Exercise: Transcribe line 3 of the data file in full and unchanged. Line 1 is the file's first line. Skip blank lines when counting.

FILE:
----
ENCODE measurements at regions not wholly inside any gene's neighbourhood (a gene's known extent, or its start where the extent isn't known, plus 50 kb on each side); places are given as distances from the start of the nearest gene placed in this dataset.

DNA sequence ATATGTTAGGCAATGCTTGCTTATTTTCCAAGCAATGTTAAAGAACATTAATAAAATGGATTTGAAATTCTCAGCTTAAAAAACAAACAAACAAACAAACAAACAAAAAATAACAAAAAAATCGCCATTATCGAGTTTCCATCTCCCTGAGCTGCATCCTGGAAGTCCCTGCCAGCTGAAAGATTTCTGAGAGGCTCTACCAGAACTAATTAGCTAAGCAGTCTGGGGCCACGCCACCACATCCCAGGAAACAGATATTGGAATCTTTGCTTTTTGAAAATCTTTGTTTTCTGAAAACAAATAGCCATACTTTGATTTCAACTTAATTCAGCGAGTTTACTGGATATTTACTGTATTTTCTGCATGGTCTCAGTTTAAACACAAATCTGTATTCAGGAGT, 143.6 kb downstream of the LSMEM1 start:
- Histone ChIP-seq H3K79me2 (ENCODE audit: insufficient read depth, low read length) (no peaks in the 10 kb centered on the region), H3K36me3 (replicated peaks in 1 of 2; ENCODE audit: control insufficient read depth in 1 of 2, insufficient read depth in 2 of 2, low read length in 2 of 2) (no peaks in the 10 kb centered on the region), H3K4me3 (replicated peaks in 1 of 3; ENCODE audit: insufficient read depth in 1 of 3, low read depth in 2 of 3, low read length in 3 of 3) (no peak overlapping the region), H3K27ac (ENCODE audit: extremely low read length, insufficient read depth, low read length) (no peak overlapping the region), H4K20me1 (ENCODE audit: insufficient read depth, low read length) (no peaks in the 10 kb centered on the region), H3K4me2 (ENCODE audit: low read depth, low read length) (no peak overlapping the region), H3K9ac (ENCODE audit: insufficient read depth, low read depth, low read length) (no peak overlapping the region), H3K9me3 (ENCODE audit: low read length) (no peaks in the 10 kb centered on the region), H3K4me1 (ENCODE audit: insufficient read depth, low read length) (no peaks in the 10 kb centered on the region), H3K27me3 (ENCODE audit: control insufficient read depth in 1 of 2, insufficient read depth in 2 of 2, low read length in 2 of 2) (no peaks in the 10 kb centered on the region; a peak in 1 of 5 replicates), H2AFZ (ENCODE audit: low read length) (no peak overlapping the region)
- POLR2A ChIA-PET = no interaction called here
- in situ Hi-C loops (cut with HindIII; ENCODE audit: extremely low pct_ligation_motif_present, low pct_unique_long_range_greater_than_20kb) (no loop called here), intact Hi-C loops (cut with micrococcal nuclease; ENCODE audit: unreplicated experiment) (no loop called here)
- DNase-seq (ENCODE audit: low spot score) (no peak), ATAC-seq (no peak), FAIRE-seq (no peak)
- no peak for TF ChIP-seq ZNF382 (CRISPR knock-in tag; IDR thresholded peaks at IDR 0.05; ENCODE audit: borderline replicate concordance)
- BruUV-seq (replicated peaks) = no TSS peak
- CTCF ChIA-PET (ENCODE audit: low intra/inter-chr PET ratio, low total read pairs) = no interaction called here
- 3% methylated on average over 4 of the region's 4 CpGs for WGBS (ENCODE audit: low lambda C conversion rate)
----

- Histone ChIP-seq H3K79me2 (ENCODE audit: insufficient read depth, low read length) (no peaks in the 10 kb centered on the region), H3K36me3 (replicated peaks in 1 of 2; ENCODE audit: control insufficient read depth in 1 of 2, insufficient read depth in 2 of 2, low read length in 2 of 2) (no peaks in the 10 kb centered on the region), H3K4me3 (replicated peaks in 1 of 3; ENCODE audit: insufficient read depth in 1 of 3, low read depth in 2 of 3, low read length in 3 of 3) (no peak overlapping the region), H3K27ac (ENCODE audit: extremely low read length, insufficient read depth, low read length) (no peak overlapping the region), H4K20me1 (ENCODE audit: insufficient read depth, low read length) (no peaks in the 10 kb centered on the region), H3K4me2 (ENCODE audit: low read depth, low read length) (no peak overlapping the region), H3K9ac (ENCODE audit: insufficient read depth, low read depth, low read length) (no peak overlapping the region), H3K9me3 (ENCODE audit: low read length) (no peaks in the 10 kb centered on the region), H3K4me1 (ENCODE audit: insufficient read depth, low read length) (no peaks in the 10 kb centered on the region), H3K27me3 (ENCODE audit: control insufficient read depth in 1 of 2, insufficient read depth in 2 of 2, low read length in 2 of 2) (no peaks in the 10 kb centered on the region; a peak in 1 of 5 replicates), H2AFZ (ENCODE audit: low read length) (no peak overlapping the region)